As gong dêr in oar

€ 25,00

As gong der in oar-voorkant

As gong der in oar-achterkant

 

 

Fragminten resinsjes:

Johan (architect) en Mare (alleenstaande moeder en tolk) boeken samen een herfstweekje aan zee, in het huis waar Mare zeventien jaar geleden werkte als au pair. Mare’s zoon Nyk komt een paar dagen lo geren, en kan onverwacht goed opschieten met zijn moeders vriend.
In flashbacks komt de lezer achter de dramatische geschiedenis (en de leugens) van deze drie levens, met als thema’s het existentiële onvermogen van mensen om echt contact te maken, en de diepe worteling in eigen taal en cultuur. Ook de geschiedenis van de treinkaping bij de Punt in 1977 heeft een plaats in het verhaal. Daarbij blijft het de vraag in welk jaar het lopende verhaal zich afspeelt. Hoewel het verhaal moeizaam op gang komt, is de sfeer goed getroffen en zijn het plot en de hoofdpersonages geloofwaardig. Dialogen en scènes zijn soms te vol of te intellectualistisch.
Derde, Friestalige roman van een veelzijdig auteur (1938) die ook toneel, poëzie en korte verhalen schrijft, en diverse literaire prijzen won.
Nederlandse Bibliotheek Dienst/Biblion, M. Claus-de Jong, 15 maaie 2013

De skriuwer is tige bedreaun yn it ûnopfallend neamen fan oanknopingspunten oer wat earder bard is, sa’t de lêzer oantrune wurdt om troch te lêzen. Sokke oanwizings binne ek net om ’e nocht. Healwei de roman is oer de beide karakters noch net folle mei wissens bekend. Dit bewiist it fakmanskip fan de skriuwer, dy’t de spanning der goed yn hâldt. Yn ’e twadde helte makket er it ferhaal mei betûftens rûn.
Leeuwarder Courant, Doeke Sijens, 17 maaie 2013

Leo Popma has written an intriguing story with an intriguing title, As gong dêr in oar (As if another went there), a story that sometimes confuses and often mystifies, for there are secrets within nearly every character. Mare and Johan, the main characters, are spending a week’s vacation in a small, remote village by the sea, where Mare worked as an au pair many years ago. Both have the bag- gage of personal histories. And it is in this tranquil spot that the turbulence of those histories begins to reverberate as they gradually emerge through constantly shifting, episodic flash- backs. Mare, a professional interpreter with the European Union, bears the scars of a conflicted childhood, the reputation of an out-of-control party girl in her younger years and the weight of responsibility for a sixteen-year-old born out of wedlock. Johan, an architect, continues to be haunted by the violent death of Max, a close childhood friend from Indonesia, and by the heartbreak of losing his first love. Predictably, tensions arise between them from their disparate histories and temperaments as well as from the “necessary” lies and secrets that create distance between them. Conflicted relationships affect nearly every character. At the book’s center   is   Johan—who   witnessed the shoot-out that killed Max in the hijacking of the passenger train—the boy from Malaysia whose extraordinary mind, passion for justice, and violent end left a permanently disturbing imprint. And his heart won’t heal from the broken relationship with Josi, who had to let him go, though there was real love between them.  But  Mare  will  not  let  him go,  though  there  is  seemingly  no real love between them; Mare who forcefully insists on fidelity to one’s origins—language, culture, place— versus his unsentimental disdain for hanging on to an “illusion, a home- sickness,” a dying past; Mare who expects him to mean something to Nyk, her son (and, as he discovers, who may be his own son, too). And then there is the complicated relationship of Mare to friend and rival Inge, to Nyk and his widely divergent interest and direction from hers, but especially to her own past— her separation from her deeply rooted identity in a unique culture and language that she cannot let go or compromise. In  fact,  nearly  every  character in this novel suffers from estrangement and disconnection, from homesickness for the place and the people  they  left  behind  but  which yet inhabit them. Indeed, the reader sometimes wonders whether the author meant to write an essay on the inextricable bond between language, culture, and identity, for the theme keeps recurring. For Mare, her frantic search for a “true home” proves futile and, finally, fatal. For Johan, the wandering ends when he acts on Mare’s invitation spoken in jest at the beginning: “And if you’ve had enough, go walk into the sea just like René Lung.” The serious reader will appreciate the thought-provoking substance of this novel.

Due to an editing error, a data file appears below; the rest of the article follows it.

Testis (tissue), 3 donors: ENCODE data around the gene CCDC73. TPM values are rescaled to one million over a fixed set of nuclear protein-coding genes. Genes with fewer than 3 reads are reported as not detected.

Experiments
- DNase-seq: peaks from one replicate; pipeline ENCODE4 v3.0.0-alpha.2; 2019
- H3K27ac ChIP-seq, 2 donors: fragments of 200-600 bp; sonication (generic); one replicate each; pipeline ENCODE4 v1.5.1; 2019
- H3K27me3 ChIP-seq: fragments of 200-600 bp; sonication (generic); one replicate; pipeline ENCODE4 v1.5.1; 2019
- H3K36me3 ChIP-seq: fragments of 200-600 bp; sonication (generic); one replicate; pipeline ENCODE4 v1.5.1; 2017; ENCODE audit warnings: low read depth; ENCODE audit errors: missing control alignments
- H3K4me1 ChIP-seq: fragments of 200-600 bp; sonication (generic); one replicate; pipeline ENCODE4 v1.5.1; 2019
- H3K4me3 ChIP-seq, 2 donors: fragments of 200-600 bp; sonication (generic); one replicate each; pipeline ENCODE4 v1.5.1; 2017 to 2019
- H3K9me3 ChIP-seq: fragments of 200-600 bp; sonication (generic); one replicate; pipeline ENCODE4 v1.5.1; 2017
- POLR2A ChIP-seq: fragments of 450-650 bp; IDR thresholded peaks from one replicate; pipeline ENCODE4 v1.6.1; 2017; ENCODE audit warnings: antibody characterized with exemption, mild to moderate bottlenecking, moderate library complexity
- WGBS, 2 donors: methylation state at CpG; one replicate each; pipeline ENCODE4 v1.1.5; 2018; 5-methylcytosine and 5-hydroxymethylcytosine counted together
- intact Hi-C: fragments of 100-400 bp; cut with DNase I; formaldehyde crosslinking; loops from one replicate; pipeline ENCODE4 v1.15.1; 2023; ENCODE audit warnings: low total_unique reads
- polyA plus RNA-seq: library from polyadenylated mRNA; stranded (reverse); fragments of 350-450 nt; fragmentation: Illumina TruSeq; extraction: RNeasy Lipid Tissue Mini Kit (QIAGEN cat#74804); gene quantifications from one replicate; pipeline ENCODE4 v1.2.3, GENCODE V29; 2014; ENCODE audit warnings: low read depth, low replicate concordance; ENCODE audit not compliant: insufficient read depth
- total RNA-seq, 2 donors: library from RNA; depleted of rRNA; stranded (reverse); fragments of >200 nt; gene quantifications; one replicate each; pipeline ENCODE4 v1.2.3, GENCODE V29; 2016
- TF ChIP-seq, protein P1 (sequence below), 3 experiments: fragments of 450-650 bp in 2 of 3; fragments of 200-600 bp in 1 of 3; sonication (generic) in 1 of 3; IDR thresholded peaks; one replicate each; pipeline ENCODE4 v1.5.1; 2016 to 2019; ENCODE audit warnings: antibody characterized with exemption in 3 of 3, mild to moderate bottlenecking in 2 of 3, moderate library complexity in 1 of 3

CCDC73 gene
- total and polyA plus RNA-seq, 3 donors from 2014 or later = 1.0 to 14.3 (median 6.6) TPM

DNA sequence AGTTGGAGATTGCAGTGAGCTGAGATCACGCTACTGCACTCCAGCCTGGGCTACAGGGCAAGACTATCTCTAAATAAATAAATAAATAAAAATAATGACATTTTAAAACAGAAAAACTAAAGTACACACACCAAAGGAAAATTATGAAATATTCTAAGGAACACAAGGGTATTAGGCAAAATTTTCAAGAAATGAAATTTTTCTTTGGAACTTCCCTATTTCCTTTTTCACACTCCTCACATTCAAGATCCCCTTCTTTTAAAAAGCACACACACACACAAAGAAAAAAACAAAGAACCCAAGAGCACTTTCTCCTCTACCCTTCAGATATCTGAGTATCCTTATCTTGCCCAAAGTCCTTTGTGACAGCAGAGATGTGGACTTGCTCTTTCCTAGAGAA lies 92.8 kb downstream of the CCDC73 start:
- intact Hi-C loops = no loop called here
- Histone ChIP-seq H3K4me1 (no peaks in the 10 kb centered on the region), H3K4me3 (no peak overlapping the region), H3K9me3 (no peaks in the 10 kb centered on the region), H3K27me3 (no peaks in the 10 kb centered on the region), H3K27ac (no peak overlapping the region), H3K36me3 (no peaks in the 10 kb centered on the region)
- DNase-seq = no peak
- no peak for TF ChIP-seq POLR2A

Henry J. Baron, Calvin College

 

Ympresje boekpresintaasje Blessum 27 april 2013

Fotoreportaazje boekpresintaasjes Blessum 27 april 2013

 

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Friesch Dagblad: Reinder van der Leest eare mei eksposysje Blessum 27 april 2013